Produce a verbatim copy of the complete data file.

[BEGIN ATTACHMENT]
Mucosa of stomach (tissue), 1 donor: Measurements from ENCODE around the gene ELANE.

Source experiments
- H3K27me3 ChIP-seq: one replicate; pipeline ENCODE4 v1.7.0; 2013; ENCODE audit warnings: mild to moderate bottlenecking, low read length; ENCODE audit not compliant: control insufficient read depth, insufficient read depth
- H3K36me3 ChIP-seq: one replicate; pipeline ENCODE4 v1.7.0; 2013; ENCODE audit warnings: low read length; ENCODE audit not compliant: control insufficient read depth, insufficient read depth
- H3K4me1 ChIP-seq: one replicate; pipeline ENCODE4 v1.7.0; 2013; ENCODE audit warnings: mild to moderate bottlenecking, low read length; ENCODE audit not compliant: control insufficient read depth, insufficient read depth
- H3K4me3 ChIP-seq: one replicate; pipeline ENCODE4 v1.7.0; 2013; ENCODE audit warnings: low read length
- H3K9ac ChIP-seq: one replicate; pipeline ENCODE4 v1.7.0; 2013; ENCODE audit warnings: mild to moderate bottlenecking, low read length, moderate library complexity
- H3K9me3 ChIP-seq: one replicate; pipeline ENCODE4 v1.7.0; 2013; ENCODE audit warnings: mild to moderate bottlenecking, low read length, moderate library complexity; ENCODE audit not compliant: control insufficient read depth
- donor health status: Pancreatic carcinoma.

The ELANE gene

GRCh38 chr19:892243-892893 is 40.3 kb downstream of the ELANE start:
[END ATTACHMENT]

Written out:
Mucosa of stomach (tissue), 1 donor: Measurements from ENCODE around the gene ELANE.

Source experiments
- H3K27me3 ChIP-seq: one replicate; pipeline ENCODE4 v1.7.0; 2013; ENCODE audit warnings: mild to moderate bottlenecking, low read length; ENCODE audit not compliant: control insufficient read depth, insufficient read depth
- H3K36me3 ChIP-seq: one replicate; pipeline ENCODE4 v1.7.0; 2013; ENCODE audit warnings: low read length; ENCODE audit not compliant: control insufficient read depth, insufficient read depth
- H3K4me1 ChIP-seq: one replicate; pipeline ENCODE4 v1.7.0; 2013; ENCODE audit warnings: mild to moderate bottlenecking, low read length; ENCODE audit not compliant: control insufficient read depth, insufficient read depth
- H3K4me3 ChIP-seq: one replicate; pipeline ENCODE4 v1.7.0; 2013; ENCODE audit warnings: low read length
- H3K9ac ChIP-seq: one replicate; pipeline ENCODE4 v1.7.0; 2013; ENCODE audit warnings: mild to moderate bottlenecking, low read length, moderate library complexity
- H3K9me3 ChIP-seq: one replicate; pipeline ENCODE4 v1.7.0; 2013; ENCODE audit warnings: mild to moderate bottlenecking, low read length, moderate library complexity; ENCODE audit not compliant: control insufficient read depth
- donor health status: Pancreatic carcinoma.

The ELANE gene

GRCh38 chr19:892243-892893 is 40.3 kb downstream of the ELANE start: